Loss-of-function mutations in TGFB2 cause a syndromic presentation of thoracic aortic aneurysm


Loeys-Dietz syndrome (LDS) associates with a tissue signature for high transforming growth factor (TGF)-β signaling but is often caused by heterozygous mutations in genes encoding positive effectors of TGF-β signaling, including either subunit of the TGF-β receptor or SMAD3, thereby engendering controversy regarding the mechanism of disease. Here, we report heterozygous mutations or deletions in the gene encoding the TGF-β2 ligand for a phenotype within the LDS spectrum and show upregulation of TGF-β signaling in aortic tissue from affected individuals. Furthermore, haploinsufficient Tgfb2+/− mice have aortic root aneurysm and biochemical evidence of increased canonical and noncanonical TGF-β signaling. Mice that harbor both a mutant Marfan syndrome (MFS) allele (Fbn1C1039G/+) and Tgfb2 haploinsufficiency show increased TGF-β signaling and phenotypic worsening in association with normalization of TGF-β2 expression and high expression of TGF-β1. Taken together, these data support the hypothesis that compensatory autocrine and/or paracrine events contribute to the pathogenesis of TGF-β–mediated vasculopathies.

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Figure 1: Phenotypic characteristics of humans with TGFB2 mutation.
Figure 2: Mutational analysis of TGFB2 in humans with aneurysm.
Figure 3: Cardiovascular pathology in human subjects with TGFB2 mutations.
Figure 4: Haploinsufficiency for Tgfb2 causes aortic root aneurysm in mice.
Figure 5: Synergistic pathology in Tgfb2+/−; Fbn1C1039G/+ double-heterozygous mice.

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This study was supported in part by funding from the Fund for Scientific Research, Flanders (FWO; Belgium) (G.0458.09 and G.0221.12); a European Grant Fighting Aneurysmal Disease (EC-FP7); the Special Research Fund of Ghent University (BOF10/GOA/005); the US National Institutes of Health (RO1- AR41135 and PO1-AR049698 to H.C.D., 5RC1HL100021-02 to J.V.E. and H.C.D. and an Institutional Clinical and Translational Science Award 1U54RR023561-01A1 to J.V.E.); the National Marfan Foundation; the Smilow Center for Marfan Syndrome Research; the Howard Hughes Medical Institute; the Freudmann Fund for Research in Ehlers Danlos Syndrome and Related Disorders; and the Baylor-Hopkins Center for Mendelian Genetics (1U54HG006542). B.L.L. is senior clinical investigator of the Fund for Scientific Research, Flanders (Belgium); N.A.B. is supported by the Aneurysmal Pathology Foundation; D.S. is supported by a PhD grant from the Agency for Innovation by Science and Technology (IWT); E.G. is supported by a fellowship from the Helen Hay Whitney Foundation; J.J.D. is supported by the McKusick Fellowship of the National Marfan Foundation; and M.E.L. is supported by an NHLBI K08 Award (HL107738-01) and by a Fellow-to-Faculty Award from the National Marfan Foundation.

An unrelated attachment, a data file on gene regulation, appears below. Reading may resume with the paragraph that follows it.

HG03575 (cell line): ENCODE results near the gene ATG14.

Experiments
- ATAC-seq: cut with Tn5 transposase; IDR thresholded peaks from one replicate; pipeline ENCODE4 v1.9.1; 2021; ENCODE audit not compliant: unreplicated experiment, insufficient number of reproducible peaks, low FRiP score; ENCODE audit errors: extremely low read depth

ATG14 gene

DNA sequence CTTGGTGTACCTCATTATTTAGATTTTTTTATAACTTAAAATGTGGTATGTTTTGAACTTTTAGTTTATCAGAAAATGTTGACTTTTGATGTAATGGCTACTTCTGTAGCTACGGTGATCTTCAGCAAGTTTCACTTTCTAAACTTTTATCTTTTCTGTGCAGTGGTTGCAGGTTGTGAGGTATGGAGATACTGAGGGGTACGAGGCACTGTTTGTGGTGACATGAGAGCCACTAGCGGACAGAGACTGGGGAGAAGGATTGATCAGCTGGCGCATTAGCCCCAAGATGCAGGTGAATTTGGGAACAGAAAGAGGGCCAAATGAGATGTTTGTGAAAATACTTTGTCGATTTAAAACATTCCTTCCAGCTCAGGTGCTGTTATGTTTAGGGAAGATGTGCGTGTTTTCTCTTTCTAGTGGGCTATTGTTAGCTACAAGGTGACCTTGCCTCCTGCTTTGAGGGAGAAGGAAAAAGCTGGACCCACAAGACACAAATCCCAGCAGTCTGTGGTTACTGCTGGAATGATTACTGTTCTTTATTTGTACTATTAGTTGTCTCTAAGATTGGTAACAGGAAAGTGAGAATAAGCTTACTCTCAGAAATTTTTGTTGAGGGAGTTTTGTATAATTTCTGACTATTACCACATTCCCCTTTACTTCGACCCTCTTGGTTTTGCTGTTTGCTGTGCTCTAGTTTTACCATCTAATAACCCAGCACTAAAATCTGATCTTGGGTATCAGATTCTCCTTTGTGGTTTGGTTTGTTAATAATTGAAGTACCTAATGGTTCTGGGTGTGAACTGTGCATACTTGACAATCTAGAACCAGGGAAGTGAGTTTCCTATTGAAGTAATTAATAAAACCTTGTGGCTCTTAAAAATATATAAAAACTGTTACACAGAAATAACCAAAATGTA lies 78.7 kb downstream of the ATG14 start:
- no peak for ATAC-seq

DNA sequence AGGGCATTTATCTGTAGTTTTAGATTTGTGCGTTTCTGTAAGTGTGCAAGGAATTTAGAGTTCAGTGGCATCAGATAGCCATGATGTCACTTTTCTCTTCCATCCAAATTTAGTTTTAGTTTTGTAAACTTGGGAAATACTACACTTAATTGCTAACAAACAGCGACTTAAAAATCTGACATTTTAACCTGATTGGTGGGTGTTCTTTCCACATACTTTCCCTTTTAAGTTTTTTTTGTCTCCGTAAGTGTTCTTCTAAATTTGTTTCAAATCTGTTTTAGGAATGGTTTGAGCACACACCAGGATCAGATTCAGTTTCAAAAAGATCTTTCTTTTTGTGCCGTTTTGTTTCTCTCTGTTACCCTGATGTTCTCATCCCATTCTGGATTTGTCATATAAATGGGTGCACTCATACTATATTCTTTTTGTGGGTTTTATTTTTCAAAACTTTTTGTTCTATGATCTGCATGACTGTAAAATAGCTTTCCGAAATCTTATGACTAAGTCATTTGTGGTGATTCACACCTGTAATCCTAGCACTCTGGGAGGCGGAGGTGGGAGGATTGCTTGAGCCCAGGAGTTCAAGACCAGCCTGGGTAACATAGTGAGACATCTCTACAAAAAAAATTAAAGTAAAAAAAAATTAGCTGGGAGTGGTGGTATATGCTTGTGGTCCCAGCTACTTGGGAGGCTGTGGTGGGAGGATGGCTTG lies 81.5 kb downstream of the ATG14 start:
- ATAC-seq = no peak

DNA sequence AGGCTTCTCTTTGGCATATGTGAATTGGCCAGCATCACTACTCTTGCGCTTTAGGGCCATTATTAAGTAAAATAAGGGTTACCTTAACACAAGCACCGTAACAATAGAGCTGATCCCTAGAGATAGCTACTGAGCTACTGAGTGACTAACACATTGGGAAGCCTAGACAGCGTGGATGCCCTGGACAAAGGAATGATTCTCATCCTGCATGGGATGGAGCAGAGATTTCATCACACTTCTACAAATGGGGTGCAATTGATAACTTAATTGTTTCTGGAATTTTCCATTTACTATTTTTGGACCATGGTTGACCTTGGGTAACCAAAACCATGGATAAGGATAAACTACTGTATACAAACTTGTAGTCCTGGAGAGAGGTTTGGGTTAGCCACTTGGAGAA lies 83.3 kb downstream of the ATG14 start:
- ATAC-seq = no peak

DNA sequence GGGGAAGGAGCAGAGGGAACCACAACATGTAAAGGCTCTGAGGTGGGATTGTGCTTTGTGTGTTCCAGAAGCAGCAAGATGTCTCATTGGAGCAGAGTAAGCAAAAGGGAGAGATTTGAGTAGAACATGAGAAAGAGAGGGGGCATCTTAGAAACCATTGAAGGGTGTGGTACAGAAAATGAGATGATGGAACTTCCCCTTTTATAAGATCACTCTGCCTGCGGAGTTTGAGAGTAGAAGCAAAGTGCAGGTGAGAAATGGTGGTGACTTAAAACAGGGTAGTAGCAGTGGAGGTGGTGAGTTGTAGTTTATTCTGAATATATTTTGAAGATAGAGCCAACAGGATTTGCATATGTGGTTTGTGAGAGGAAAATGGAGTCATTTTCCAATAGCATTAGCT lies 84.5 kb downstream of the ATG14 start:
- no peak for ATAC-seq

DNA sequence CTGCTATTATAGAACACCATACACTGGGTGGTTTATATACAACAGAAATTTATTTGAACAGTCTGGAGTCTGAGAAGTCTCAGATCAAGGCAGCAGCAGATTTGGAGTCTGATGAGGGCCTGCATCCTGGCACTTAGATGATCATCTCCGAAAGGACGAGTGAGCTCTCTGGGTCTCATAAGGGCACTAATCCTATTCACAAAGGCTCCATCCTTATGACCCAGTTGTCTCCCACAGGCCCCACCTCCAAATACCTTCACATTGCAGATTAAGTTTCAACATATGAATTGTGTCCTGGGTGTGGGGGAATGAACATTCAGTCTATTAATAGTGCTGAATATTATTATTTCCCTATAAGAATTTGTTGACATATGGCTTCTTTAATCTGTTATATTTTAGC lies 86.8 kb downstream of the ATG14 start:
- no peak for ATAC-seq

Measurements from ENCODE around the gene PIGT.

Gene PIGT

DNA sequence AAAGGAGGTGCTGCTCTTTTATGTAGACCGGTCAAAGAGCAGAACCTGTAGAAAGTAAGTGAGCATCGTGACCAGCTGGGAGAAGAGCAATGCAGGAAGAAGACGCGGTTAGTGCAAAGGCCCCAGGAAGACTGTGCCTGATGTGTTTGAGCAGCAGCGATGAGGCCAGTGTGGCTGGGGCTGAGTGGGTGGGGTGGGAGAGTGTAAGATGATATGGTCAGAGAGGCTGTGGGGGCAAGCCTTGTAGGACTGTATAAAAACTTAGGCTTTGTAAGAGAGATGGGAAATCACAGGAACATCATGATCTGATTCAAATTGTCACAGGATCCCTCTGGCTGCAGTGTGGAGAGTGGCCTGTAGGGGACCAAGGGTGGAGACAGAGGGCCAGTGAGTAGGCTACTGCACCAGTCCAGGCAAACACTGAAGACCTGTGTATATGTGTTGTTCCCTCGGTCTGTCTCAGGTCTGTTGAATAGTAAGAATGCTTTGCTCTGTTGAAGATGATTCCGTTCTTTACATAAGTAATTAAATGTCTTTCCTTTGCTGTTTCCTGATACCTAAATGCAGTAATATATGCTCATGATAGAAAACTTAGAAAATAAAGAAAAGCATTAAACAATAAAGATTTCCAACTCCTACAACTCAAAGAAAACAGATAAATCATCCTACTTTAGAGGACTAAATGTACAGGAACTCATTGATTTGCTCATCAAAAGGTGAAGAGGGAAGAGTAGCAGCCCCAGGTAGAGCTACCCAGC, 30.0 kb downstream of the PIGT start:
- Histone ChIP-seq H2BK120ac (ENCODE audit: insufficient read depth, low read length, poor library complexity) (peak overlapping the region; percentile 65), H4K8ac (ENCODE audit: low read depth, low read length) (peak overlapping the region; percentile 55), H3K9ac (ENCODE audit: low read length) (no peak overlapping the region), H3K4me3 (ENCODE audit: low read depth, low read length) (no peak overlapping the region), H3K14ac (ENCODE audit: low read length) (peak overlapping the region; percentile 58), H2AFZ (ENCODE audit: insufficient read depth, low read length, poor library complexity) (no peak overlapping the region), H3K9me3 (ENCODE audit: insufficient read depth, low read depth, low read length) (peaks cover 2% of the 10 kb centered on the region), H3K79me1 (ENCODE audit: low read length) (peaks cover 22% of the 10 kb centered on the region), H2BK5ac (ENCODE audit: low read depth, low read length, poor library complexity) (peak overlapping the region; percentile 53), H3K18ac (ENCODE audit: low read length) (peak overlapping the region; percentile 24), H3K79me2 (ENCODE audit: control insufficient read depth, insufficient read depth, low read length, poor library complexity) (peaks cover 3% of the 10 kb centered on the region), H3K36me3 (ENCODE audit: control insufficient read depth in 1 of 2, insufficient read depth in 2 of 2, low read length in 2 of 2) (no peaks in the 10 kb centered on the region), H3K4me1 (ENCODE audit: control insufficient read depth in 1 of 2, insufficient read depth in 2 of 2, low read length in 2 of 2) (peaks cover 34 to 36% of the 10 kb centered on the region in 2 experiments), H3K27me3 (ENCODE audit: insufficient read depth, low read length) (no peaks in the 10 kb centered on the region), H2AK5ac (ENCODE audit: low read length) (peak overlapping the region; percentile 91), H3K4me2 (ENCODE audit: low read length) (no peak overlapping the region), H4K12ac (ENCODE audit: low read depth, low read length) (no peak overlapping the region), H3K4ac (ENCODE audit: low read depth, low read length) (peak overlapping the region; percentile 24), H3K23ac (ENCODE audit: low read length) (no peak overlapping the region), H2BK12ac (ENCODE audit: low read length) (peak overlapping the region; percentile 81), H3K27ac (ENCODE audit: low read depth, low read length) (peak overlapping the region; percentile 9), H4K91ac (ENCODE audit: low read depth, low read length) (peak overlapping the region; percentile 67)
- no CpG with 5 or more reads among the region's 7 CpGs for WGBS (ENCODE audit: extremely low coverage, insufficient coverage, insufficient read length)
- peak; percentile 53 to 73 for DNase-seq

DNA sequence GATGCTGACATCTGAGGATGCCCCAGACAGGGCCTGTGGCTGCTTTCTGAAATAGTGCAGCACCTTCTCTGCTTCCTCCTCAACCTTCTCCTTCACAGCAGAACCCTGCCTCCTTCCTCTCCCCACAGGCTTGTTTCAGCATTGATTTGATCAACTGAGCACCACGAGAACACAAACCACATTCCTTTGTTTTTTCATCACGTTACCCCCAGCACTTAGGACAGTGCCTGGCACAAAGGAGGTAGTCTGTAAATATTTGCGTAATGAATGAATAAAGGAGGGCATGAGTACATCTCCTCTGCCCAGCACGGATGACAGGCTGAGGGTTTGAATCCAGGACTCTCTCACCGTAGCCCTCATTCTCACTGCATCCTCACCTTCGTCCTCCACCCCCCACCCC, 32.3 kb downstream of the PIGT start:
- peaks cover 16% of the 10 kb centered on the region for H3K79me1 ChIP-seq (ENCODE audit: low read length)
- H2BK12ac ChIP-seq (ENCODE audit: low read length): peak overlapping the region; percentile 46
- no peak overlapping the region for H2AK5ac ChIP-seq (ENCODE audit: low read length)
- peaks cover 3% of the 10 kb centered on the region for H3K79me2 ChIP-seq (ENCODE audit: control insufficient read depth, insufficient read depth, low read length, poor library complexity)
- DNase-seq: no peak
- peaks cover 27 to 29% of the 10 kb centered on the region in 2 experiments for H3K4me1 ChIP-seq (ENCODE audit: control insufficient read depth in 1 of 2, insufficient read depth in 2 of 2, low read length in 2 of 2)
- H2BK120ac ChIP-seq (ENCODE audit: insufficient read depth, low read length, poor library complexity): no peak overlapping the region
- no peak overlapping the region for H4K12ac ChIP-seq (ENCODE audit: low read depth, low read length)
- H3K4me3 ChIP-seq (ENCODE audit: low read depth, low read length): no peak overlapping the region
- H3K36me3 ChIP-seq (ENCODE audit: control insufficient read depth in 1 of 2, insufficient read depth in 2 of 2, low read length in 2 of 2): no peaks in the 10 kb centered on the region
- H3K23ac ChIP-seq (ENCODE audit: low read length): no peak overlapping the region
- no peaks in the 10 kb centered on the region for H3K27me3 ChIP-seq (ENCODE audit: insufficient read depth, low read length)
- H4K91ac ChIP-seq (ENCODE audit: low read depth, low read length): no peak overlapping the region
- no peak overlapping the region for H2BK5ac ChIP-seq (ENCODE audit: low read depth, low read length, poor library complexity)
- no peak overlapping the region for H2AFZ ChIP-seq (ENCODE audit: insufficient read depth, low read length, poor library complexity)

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M.E.L., H.C.D., D.S., L.V.L. and B.L.L. conceived of the study and designed all experiments. M.E.L., D.S., L.V.L., H.C.D. and B.L.L. wrote the manuscript. D.S., M.H.Y. and N.A.B. performed microarray experiments and mutation analysis. J.J.D. performed protein blotting experiments. E.G. performed RT-PCR analysis of mouse aortas. J.F.-B. and J.V.E. performed serum TGF-β ligand analysis. E.K.F. performed, interpreted and produced multidetector-computed tomography images. Y.C. performed animal husbandry, genotyping and aorta dissections. L.M. performed IHC on human and mouse samples. D.B. performed all mouse echocardiograms. M.J.E.K., G.O., B.-M.A., E.M.H.F.B., J.T., A.C.B., N.C., G.R.M., H.G.B. and P.H.B. contributed patient material and clinical and pedigree data and revised the manuscript. A.F.E. and H.P.L. contributed to the whole-exome sequencing initiative.

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Correspondence to Bart L Loeys.

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The authors declare no competing financial interests.

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Lindsay, M., Schepers, D., Bolar, N. et al. Loss-of-function mutations in TGFB2 cause a syndromic presentation of thoracic aortic aneurysm. Nat Genet 44, 922–927 (2012). https://doi.org/10.1038/ng.2349

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